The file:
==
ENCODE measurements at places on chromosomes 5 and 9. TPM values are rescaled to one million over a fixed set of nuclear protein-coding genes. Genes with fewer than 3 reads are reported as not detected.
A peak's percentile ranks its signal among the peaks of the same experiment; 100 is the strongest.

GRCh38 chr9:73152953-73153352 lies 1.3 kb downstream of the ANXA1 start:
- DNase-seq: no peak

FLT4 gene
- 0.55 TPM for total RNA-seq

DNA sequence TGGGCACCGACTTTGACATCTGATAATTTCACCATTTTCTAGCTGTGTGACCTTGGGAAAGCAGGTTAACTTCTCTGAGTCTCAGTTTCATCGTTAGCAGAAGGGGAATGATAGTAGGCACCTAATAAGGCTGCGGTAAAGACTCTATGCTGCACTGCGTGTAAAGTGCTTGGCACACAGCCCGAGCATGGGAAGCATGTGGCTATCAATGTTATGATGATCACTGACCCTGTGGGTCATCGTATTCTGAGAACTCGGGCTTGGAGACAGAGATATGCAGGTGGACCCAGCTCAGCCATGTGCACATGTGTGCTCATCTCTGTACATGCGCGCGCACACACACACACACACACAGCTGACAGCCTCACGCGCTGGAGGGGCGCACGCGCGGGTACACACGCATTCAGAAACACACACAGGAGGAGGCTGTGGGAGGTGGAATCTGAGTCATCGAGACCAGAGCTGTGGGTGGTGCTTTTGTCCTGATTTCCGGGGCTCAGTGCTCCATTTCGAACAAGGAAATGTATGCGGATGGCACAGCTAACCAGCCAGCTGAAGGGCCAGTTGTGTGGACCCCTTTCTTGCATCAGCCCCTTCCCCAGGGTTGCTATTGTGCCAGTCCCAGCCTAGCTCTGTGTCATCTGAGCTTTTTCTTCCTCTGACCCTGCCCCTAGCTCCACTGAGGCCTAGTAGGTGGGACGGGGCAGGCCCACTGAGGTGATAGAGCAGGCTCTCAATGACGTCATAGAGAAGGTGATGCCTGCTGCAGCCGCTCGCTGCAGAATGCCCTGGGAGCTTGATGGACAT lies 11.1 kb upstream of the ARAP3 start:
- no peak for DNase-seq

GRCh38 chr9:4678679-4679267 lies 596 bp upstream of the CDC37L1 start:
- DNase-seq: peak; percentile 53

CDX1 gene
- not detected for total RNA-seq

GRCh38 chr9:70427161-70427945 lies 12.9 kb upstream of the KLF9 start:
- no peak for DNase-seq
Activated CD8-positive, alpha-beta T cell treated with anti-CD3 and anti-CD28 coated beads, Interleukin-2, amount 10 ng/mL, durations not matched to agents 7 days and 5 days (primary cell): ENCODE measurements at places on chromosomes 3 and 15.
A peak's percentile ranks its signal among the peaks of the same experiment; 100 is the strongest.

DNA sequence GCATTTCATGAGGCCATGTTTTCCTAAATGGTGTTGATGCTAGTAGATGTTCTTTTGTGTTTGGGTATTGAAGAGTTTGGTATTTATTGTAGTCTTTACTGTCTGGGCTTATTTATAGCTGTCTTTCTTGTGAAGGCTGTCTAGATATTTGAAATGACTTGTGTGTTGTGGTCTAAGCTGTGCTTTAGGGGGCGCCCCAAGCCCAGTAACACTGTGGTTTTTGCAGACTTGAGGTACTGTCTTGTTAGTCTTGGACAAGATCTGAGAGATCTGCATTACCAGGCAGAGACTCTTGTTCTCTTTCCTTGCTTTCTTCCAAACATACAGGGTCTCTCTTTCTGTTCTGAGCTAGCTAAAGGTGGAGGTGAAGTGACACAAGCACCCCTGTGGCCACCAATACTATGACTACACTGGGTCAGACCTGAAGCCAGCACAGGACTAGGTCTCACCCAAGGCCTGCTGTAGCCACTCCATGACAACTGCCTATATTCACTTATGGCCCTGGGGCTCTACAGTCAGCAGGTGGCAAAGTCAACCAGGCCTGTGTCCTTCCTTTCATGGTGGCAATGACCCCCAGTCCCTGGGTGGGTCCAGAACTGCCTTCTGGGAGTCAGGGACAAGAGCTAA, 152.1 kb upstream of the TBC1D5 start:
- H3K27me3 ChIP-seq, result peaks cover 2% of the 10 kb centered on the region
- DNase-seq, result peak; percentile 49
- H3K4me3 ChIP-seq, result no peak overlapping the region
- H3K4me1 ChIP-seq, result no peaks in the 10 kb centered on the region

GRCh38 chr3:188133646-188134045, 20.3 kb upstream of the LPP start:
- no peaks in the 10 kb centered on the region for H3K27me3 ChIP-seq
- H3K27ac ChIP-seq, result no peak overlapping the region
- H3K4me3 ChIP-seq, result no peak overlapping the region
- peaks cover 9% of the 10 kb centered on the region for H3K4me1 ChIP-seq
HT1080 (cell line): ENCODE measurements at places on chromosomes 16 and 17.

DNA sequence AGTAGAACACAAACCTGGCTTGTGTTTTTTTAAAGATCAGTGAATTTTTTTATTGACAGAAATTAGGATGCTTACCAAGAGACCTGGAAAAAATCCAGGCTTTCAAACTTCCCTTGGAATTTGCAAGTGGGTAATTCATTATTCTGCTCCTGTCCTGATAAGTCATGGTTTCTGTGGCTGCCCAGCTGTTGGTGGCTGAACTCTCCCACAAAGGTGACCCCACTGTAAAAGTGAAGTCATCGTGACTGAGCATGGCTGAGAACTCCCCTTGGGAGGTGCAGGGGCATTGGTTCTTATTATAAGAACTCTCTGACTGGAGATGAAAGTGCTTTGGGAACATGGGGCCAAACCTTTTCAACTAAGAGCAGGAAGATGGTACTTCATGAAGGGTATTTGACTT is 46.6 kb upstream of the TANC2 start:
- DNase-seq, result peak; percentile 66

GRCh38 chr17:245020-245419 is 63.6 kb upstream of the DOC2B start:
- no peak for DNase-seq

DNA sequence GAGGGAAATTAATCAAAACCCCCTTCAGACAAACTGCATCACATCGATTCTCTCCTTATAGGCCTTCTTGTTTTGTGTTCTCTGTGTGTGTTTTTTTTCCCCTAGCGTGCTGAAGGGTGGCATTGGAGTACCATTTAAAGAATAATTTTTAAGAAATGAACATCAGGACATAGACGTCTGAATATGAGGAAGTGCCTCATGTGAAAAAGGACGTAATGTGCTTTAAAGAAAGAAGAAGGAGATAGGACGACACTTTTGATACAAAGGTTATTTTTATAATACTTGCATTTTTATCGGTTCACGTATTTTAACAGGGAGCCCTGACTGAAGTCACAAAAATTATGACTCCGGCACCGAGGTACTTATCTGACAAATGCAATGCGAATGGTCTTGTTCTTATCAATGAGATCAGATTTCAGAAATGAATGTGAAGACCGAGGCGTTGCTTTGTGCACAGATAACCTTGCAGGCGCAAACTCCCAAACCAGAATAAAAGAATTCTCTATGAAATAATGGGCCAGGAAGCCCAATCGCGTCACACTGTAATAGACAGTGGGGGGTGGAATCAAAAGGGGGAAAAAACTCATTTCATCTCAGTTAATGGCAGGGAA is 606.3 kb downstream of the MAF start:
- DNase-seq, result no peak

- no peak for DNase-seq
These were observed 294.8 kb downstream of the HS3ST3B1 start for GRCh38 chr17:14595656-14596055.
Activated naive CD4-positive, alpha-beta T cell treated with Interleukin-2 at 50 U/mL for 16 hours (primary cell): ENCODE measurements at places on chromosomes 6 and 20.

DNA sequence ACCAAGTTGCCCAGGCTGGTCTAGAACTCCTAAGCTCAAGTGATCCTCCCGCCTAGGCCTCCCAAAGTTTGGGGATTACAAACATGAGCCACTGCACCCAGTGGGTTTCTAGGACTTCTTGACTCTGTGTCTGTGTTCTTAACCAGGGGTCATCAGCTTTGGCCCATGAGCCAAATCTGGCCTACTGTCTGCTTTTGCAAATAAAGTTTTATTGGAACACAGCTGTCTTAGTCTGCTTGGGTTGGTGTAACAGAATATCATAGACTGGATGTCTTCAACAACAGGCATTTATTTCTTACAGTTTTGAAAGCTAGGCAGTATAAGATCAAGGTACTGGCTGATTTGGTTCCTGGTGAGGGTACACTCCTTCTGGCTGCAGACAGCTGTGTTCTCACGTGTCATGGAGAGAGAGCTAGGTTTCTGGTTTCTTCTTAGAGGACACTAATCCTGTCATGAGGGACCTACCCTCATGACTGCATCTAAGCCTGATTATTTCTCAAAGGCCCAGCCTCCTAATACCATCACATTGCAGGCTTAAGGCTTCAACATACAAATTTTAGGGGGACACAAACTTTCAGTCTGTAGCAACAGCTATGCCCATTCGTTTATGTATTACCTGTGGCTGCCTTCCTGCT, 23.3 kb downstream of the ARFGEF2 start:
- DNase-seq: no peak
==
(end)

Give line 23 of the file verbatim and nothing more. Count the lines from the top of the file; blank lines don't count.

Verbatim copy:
- no peaks in the 10 kb centered on the region for H3K27me3 ChIP-seq